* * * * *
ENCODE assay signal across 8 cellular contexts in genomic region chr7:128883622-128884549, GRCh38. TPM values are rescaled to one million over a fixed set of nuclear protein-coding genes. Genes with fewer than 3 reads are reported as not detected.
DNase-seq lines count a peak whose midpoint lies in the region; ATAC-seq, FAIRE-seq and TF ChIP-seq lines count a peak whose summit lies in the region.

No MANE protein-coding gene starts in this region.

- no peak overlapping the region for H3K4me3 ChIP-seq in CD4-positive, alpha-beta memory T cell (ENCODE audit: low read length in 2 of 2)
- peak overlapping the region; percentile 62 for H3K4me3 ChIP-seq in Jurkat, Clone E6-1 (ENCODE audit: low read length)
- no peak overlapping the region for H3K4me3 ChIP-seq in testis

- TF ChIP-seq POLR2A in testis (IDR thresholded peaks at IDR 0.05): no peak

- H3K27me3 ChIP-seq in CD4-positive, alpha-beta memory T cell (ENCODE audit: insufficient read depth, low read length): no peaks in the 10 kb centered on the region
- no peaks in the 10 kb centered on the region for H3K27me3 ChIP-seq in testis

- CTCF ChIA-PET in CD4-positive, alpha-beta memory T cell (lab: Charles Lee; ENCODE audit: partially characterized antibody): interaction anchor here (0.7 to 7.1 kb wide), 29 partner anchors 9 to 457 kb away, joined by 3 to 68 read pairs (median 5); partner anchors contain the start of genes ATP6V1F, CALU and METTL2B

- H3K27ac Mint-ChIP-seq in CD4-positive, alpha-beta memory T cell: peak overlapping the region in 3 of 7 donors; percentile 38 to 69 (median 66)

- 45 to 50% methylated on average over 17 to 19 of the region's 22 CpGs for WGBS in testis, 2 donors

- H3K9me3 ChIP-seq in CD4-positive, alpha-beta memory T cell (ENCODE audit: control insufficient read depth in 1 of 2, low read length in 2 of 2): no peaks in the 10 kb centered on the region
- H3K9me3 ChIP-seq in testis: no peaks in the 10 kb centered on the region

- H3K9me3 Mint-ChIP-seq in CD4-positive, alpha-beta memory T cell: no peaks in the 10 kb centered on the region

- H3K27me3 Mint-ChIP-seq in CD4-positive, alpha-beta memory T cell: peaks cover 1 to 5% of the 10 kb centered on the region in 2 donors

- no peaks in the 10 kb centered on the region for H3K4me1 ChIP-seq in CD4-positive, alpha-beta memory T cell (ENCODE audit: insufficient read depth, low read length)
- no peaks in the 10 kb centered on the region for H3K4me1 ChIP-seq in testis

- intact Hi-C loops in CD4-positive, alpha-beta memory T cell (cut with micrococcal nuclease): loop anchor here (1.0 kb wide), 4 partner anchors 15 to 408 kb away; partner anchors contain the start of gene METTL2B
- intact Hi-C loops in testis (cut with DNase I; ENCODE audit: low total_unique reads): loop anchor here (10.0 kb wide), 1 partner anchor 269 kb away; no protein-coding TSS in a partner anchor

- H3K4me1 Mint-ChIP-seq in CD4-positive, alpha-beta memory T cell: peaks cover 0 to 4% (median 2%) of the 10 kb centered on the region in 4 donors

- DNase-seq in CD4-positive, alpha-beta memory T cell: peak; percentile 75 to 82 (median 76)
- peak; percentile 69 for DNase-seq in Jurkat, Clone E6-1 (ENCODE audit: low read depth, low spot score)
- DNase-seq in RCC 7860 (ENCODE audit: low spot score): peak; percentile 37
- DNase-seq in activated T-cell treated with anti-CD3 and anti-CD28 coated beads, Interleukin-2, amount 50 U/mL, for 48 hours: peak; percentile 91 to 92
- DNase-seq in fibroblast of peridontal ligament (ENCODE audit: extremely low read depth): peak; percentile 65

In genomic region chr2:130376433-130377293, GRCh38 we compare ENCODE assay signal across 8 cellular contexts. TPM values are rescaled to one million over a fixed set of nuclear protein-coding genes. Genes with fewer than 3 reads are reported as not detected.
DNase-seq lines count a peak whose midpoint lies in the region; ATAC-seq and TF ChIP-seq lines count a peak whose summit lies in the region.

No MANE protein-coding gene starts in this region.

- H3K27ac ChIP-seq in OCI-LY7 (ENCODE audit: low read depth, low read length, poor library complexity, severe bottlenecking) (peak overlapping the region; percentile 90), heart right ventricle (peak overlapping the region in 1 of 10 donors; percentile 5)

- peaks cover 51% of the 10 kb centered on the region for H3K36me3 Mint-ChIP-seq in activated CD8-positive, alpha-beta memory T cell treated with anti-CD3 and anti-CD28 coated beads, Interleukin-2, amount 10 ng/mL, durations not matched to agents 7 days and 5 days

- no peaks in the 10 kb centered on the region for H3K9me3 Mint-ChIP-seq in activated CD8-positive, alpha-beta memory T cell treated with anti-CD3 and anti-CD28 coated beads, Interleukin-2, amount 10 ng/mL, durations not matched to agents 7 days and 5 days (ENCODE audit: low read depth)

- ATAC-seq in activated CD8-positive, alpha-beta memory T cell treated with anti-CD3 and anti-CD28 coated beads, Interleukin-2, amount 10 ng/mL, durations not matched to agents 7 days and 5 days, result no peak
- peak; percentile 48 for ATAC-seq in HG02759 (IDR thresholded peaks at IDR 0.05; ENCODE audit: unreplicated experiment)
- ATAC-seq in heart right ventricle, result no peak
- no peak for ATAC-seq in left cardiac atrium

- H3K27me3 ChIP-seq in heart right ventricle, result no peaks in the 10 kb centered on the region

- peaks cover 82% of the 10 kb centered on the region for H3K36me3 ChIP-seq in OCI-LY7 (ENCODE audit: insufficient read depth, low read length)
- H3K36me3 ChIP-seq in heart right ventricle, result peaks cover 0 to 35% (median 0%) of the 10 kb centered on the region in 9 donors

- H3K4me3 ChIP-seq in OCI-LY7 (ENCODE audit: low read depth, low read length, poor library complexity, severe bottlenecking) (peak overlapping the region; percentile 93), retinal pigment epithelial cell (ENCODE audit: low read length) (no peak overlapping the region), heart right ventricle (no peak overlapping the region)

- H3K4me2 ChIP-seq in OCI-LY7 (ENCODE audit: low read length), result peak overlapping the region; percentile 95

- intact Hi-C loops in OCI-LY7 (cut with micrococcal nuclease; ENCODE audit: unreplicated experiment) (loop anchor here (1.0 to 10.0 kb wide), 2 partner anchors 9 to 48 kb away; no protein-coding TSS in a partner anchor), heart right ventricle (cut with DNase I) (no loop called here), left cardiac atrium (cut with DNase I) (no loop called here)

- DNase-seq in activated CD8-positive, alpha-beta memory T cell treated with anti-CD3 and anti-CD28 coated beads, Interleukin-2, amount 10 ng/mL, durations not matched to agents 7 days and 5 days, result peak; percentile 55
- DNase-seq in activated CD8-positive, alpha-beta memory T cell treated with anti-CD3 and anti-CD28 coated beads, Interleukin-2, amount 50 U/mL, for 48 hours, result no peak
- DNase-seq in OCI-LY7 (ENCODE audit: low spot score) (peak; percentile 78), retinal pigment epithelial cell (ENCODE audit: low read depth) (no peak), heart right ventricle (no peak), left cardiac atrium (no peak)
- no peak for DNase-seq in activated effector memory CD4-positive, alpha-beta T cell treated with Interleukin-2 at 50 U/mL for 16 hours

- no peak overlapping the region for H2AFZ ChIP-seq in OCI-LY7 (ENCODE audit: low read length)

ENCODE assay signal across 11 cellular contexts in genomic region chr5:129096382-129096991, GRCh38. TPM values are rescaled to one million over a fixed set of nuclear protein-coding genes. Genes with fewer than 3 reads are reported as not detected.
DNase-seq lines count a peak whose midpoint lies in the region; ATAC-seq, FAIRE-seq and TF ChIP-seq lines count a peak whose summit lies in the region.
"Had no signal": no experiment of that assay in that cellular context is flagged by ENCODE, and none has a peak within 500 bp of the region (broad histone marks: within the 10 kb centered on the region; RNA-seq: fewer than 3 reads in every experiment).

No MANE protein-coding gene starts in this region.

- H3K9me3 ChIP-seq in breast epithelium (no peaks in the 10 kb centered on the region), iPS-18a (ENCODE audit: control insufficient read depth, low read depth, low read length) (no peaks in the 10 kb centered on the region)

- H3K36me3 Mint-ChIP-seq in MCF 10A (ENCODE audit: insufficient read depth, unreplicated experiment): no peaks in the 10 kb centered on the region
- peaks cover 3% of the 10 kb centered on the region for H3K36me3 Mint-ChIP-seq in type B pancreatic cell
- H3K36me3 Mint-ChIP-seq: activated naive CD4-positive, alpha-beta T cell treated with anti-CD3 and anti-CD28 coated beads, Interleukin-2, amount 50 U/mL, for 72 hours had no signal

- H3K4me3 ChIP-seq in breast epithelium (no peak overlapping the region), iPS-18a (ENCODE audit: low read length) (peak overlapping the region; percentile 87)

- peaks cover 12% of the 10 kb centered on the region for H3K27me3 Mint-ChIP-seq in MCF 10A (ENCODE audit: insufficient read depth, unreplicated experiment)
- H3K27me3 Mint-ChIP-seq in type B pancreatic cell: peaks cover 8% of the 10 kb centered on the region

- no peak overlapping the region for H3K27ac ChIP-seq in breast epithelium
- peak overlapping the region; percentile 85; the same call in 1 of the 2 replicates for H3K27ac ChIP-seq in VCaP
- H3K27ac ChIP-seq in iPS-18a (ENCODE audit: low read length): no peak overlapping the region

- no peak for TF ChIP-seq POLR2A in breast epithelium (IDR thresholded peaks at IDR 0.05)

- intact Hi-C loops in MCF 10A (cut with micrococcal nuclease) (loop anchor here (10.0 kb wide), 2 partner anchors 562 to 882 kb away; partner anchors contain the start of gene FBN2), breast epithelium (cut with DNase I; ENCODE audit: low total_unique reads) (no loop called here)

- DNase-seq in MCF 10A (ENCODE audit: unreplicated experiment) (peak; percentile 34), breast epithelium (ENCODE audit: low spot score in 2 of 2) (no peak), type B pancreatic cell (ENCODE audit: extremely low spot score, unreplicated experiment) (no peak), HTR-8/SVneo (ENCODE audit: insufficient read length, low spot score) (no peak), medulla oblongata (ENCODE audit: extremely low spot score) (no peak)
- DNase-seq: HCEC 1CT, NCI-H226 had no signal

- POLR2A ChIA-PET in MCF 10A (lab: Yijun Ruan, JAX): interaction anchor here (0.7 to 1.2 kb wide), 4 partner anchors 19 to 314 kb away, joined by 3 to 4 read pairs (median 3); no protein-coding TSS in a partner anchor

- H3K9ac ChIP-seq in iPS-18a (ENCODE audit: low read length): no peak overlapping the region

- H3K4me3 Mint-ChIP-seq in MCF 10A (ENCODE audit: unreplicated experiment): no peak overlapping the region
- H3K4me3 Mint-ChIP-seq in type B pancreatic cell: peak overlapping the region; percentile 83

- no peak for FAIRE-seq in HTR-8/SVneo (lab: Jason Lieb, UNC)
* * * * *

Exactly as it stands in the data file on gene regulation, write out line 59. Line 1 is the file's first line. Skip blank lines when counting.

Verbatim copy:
- no peak overlapping the region for H3K27ac ChIP-seq in breast epithelium